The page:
Sunday, July 3, 2016

I Played: Stardew Valley

A serene, snowy forest.

Harvest Moon is a game that first appeared on the SNES in 1996. Unlike many of its contemporaries, instead of shooting aliens or questing through medieval lands to save the world, this game gave you a run down farm, tools to manage it, and a small, sleepy village nearby. Future games in the series expanded on this concept, giving you more hobbies to pursue, more animals to raise, more crops to plant, and more villages to get emotionally attached to.

Somewhere along the way, for whatever reason, Harvest Moon began to stagnate. The core of the game was still there, but many of the same rough edges refused to be smoothed down: watering large numbers of crops was a time intensive process that never got easier, feeding animals was the same, the villages you lived near began to all blend together except for when there were stand-out examples of NPCs being total jerks to you, and even the open-ended nature of the game lost its ability to hold my interest.

Enter Stardew Valley: a Harvest Moon-like game made mostly by one person which addresses every complaint I've heard and made about the series over the years - and more. Sprinklers and building upgrades allow for automated feeding of animals and plants, NPCs are dynamic and grounded in a more modern (but still sufficiently rural) life, and you're presented early on with a focus of improving the town either through collection quests or the power of capitalism. There's also a large number of small mysteries that really add to the character of the setting as well, ranging from subtle context clues in NPC dialog about the shape of the political landscape outside your sleepy valley, to a man who appears in the rain and waits for you to be ready for the pendant he holds close, to the exotic Void Chicken.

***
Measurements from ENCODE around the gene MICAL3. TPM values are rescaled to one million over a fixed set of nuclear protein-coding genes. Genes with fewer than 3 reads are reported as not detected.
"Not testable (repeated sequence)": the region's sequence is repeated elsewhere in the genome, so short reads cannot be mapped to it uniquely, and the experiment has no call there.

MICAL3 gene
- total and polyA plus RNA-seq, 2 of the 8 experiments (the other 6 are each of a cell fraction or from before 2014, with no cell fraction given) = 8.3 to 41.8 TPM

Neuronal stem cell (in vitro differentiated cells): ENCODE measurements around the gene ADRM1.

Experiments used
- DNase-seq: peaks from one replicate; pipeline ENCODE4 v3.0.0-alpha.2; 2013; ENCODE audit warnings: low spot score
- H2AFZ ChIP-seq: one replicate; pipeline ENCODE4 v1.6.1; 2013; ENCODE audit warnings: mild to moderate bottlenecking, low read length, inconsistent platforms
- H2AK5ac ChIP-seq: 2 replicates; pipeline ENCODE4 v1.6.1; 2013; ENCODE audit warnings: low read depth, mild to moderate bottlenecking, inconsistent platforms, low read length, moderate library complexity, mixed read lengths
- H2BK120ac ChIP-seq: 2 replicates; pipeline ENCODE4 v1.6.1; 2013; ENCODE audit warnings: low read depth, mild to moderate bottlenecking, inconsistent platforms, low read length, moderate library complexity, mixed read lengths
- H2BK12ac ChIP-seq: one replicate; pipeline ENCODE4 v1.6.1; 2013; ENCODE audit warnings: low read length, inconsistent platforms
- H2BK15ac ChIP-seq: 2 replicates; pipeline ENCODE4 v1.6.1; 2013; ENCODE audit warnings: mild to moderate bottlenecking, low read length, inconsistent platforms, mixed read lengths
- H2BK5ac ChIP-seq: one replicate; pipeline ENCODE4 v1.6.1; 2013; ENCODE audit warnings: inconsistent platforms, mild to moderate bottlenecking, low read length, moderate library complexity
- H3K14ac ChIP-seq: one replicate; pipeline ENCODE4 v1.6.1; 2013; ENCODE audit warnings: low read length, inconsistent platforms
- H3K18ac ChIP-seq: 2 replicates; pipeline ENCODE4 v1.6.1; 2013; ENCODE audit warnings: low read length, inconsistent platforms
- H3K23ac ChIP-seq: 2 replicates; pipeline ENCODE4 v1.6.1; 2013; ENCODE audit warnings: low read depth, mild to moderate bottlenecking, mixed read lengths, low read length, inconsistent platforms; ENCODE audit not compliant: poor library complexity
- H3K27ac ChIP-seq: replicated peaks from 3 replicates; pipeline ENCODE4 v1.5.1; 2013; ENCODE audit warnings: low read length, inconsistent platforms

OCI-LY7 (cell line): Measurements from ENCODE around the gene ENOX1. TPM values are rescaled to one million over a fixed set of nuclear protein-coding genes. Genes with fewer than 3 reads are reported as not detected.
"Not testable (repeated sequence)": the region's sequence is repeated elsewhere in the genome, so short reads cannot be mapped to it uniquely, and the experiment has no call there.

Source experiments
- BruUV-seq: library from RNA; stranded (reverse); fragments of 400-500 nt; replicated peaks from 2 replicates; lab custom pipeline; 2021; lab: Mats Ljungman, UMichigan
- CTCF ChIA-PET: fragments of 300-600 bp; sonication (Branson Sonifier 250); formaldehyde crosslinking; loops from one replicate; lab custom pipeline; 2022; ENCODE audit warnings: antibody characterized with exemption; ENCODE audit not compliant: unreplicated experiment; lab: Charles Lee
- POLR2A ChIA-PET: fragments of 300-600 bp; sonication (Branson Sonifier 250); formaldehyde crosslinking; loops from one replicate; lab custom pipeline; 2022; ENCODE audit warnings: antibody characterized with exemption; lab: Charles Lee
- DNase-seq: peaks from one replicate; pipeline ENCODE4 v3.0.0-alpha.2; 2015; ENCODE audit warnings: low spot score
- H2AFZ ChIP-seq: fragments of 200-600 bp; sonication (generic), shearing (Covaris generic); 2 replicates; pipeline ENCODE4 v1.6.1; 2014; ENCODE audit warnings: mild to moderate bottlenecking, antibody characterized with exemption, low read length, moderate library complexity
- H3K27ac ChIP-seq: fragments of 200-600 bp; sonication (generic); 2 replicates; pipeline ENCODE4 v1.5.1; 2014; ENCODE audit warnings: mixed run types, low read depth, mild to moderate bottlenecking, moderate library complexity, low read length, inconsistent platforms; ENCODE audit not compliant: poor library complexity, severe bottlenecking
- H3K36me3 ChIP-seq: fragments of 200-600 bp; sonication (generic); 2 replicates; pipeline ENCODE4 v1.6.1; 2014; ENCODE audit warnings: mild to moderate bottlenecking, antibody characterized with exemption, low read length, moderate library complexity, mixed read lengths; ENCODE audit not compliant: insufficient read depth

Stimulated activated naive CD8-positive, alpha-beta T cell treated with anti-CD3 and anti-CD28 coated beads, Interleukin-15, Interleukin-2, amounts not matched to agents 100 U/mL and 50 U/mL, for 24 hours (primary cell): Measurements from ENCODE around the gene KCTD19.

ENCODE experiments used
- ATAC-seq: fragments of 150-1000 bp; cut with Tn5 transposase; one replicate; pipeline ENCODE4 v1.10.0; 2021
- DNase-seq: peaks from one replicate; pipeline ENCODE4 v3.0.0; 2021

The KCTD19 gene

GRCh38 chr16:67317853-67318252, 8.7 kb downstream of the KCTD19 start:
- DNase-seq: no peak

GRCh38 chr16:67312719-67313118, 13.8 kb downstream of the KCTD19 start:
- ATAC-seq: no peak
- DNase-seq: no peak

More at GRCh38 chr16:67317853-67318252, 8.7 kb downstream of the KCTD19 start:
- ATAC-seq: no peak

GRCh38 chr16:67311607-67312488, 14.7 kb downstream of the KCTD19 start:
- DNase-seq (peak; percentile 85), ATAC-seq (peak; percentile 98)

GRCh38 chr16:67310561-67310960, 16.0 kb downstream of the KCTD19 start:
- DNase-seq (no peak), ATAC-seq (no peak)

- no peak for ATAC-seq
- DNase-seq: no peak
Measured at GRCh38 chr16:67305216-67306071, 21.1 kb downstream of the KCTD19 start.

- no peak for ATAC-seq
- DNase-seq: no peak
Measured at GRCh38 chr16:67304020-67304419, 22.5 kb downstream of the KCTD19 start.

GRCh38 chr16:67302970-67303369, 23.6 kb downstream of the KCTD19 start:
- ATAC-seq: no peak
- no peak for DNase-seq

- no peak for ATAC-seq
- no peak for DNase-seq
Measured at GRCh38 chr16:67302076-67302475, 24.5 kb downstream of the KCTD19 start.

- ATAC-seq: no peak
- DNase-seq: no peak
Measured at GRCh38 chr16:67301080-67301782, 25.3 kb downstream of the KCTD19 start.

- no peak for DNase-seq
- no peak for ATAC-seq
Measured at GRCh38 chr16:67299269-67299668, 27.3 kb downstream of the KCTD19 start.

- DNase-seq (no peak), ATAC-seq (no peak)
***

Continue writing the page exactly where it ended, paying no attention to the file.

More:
I've sunk over 70 hours into this fine game over the last three months and there's still more for me to do and discover. There's even a much anticipated patch coming in the near future with even more content. I can't wait to play more, and with the promise of multiplayer farming in the future, I wouldn't hesitate to recommend this game to anyone who wants to kick back and live the farming life for a while.

You can purchase Stardew Valley on Steam for $14.99

Words to live by.